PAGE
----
Unrelated, not for the first time in my life, I am livid about Joe Lieberman. It seems like the health care reform is to be so watered down as to provide little significant change, in order to please people who will likely vote against it anyhow. I also have been working my way through some feminist theory works - I generally find that to be very challenging material (like with Marxist works) because I am passionate for my own version of the ideas, but am very skeptical that the academic/theory-driven forms of each field is well-constructed. It would be great to have a reading group for either (or for other general philosophy) - it frustrates me to no end that none of the stuff I read (or write) is stuff I can go into more than the most cursory details here for (part of general social isolation frustrations though - I don't know if the primal "I have no very functional ties ot other humans" or "I have nobody to talk about ideas with" is worse). I'm still working on characterising the traditional faults of feminist theory - in some aspects, it feels like the sloppy thinking of orthodox Marxism, except it has more of an emphasis on collecting a cornucopia of different people and ideas and fuzziness (omg if there are no black lesbians represented then there is oppression, and all forms of oppression are essentially the same). As I work through the collections, I am trying to understand a criticism they're levelling that might apply to society in general (and possibly to me) - that we are focused too much on formal relations and not enough on social ones. The notion of social oppression is a complex one, perhaps big enough that any of us who focus enough on formal relations in society might not have the eyes to see how we might be socially oppressive to those of the other gender. I recognise that there are probably irreconcilable difference between me and some parts of the social/movement circles over the definitions/termsets I use relating to gender and sex (and I don't see that difference ever disappearing unless I should happen to find a philosophical/definitional reason to use a different framework). I've also long been critical of feminist theory because of its stronger ties to multiculturalist liberalism than value liberalism, its embracement of pseudoscience and empty words, and its occasional odd choice of allies. Still, I think it's an interesting ideal they posit, one worth heavy consideration. Formal equality as a focus is at best incomplete and encourages an unhealthy alienation of government from the will of the people.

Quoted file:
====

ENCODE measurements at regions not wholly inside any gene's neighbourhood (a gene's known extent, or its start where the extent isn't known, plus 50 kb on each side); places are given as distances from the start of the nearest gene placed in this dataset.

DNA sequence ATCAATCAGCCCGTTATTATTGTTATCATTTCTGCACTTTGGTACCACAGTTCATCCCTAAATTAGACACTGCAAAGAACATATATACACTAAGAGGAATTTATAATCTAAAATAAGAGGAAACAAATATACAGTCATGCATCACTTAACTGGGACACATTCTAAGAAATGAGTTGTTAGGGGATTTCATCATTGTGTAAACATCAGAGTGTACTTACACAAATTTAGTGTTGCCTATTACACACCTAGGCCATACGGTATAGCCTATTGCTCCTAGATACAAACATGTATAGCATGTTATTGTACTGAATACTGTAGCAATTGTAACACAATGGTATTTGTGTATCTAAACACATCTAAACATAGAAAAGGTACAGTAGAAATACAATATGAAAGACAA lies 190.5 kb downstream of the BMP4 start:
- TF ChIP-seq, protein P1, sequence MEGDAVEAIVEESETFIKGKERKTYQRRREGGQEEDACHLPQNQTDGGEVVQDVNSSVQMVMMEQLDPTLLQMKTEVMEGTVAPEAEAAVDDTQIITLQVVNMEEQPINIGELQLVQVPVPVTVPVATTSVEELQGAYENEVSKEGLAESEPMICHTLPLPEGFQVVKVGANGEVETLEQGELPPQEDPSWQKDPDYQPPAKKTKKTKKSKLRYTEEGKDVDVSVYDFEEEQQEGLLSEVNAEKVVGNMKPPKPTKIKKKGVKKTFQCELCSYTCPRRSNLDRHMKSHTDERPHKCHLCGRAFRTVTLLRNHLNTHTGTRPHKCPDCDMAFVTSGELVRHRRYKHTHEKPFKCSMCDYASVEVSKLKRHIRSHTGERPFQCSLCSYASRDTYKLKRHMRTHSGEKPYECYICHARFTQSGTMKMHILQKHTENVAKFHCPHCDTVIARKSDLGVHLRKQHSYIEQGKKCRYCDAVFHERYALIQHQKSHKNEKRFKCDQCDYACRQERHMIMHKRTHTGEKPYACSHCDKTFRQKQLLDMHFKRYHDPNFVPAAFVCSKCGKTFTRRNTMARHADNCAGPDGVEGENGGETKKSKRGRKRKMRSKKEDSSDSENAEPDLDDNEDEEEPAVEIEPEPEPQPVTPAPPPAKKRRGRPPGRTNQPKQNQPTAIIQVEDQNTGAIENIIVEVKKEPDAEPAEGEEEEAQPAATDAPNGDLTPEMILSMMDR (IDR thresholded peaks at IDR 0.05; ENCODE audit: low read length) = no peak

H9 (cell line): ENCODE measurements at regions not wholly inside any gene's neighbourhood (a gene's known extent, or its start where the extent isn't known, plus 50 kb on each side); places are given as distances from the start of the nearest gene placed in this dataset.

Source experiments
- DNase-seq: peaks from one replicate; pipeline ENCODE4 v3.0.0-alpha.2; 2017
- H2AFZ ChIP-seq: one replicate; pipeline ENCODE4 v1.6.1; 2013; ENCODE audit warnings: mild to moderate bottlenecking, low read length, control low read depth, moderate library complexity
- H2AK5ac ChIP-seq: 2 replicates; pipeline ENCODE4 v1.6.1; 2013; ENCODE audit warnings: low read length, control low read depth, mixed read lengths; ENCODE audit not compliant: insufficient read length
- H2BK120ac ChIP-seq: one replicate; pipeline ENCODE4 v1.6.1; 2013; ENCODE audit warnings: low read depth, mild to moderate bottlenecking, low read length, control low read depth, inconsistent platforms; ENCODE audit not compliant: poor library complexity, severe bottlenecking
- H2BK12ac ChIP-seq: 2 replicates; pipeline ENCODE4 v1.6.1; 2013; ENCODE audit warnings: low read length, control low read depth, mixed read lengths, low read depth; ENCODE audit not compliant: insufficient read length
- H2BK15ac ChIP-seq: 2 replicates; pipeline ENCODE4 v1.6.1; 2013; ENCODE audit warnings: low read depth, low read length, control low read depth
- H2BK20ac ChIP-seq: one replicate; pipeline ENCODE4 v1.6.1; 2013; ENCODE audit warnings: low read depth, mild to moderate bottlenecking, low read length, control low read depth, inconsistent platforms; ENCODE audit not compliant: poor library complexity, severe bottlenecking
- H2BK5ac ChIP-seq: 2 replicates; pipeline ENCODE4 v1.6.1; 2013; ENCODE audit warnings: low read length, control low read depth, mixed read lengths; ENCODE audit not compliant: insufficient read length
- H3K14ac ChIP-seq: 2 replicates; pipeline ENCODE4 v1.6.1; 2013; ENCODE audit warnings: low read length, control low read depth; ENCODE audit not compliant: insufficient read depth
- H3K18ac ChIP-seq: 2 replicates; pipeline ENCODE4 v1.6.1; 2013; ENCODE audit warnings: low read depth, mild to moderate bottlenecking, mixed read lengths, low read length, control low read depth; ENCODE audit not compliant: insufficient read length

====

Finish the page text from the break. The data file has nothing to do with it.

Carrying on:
I wonder what the rate of new music listenitude is for different people - do we prefer a small set of favourite songs with rapid churning of new candidates, or some other permutation of those attributes? Tiers of songs?